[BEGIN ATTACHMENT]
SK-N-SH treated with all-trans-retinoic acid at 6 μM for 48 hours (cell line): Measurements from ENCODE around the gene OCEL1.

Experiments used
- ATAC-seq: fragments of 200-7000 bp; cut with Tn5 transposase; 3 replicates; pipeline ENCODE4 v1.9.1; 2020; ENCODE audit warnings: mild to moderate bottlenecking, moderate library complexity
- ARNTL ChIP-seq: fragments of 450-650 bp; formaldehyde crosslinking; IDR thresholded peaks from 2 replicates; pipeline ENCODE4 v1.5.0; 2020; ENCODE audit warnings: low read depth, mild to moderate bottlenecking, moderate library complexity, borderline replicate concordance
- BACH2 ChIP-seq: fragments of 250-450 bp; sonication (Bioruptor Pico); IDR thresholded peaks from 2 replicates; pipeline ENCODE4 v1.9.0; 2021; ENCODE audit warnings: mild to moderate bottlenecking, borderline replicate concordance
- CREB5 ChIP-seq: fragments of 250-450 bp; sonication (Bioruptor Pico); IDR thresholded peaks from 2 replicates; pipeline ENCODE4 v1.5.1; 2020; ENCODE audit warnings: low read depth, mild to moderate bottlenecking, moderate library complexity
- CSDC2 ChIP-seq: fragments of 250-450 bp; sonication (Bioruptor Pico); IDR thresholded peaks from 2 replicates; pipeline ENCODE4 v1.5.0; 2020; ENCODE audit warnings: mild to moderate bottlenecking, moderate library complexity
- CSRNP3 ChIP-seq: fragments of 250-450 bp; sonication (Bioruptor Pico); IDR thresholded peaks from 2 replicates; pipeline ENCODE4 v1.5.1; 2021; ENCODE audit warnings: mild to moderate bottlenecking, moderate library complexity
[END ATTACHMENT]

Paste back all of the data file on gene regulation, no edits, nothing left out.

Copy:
SK-N-SH treated with all-trans-retinoic acid at 6 μM for 48 hours (cell line): Measurements from ENCODE around the gene OCEL1.

Experiments used
- ATAC-seq: fragments of 200-7000 bp; cut with Tn5 transposase; 3 replicates; pipeline ENCODE4 v1.9.1; 2020; ENCODE audit warnings: mild to moderate bottlenecking, moderate library complexity
- ARNTL ChIP-seq: fragments of 450-650 bp; formaldehyde crosslinking; IDR thresholded peaks from 2 replicates; pipeline ENCODE4 v1.5.0; 2020; ENCODE audit warnings: low read depth, mild to moderate bottlenecking, moderate library complexity, borderline replicate concordance
- BACH2 ChIP-seq: fragments of 250-450 bp; sonication (Bioruptor Pico); IDR thresholded peaks from 2 replicates; pipeline ENCODE4 v1.9.0; 2021; ENCODE audit warnings: mild to moderate bottlenecking, borderline replicate concordance
- CREB5 ChIP-seq: fragments of 250-450 bp; sonication (Bioruptor Pico); IDR thresholded peaks from 2 replicates; pipeline ENCODE4 v1.5.1; 2020; ENCODE audit warnings: low read depth, mild to moderate bottlenecking, moderate library complexity
- CSDC2 ChIP-seq: fragments of 250-450 bp; sonication (Bioruptor Pico); IDR thresholded peaks from 2 replicates; pipeline ENCODE4 v1.5.0; 2020; ENCODE audit warnings: mild to moderate bottlenecking, moderate library complexity
- CSRNP3 ChIP-seq: fragments of 250-450 bp; sonication (Bioruptor Pico); IDR thresholded peaks from 2 replicates; pipeline ENCODE4 v1.5.1; 2021; ENCODE audit warnings: mild to moderate bottlenecking, moderate library complexity